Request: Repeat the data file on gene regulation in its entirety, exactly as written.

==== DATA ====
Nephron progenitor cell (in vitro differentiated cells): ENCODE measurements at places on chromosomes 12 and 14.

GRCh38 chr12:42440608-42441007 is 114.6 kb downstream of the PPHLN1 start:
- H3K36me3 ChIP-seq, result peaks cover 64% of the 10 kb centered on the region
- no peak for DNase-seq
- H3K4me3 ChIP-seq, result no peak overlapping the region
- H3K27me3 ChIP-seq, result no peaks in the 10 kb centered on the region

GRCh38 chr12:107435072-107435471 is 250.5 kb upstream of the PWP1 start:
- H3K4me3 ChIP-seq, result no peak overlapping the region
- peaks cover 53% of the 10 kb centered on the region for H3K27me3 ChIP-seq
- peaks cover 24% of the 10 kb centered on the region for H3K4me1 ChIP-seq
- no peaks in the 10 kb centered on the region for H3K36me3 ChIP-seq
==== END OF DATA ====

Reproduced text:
Nephron progenitor cell (in vitro differentiated cells): ENCODE measurements at places on chromosomes 12 and 14.

GRCh38 chr12:42440608-42441007 is 114.6 kb downstream of the PPHLN1 start:
- H3K36me3 ChIP-seq, result peaks cover 64% of the 10 kb centered on the region
- no peak for DNase-seq
- H3K4me3 ChIP-seq, result no peak overlapping the region
- H3K27me3 ChIP-seq, result no peaks in the 10 kb centered on the region

GRCh38 chr12:107435072-107435471 is 250.5 kb upstream of the PWP1 start:
- H3K4me3 ChIP-seq, result no peak overlapping the region
- peaks cover 53% of the 10 kb centered on the region for H3K27me3 ChIP-seq
- peaks cover 24% of the 10 kb centered on the region for H3K4me1 ChIP-seq
- no peaks in the 10 kb centered on the region for H3K36me3 ChIP-seq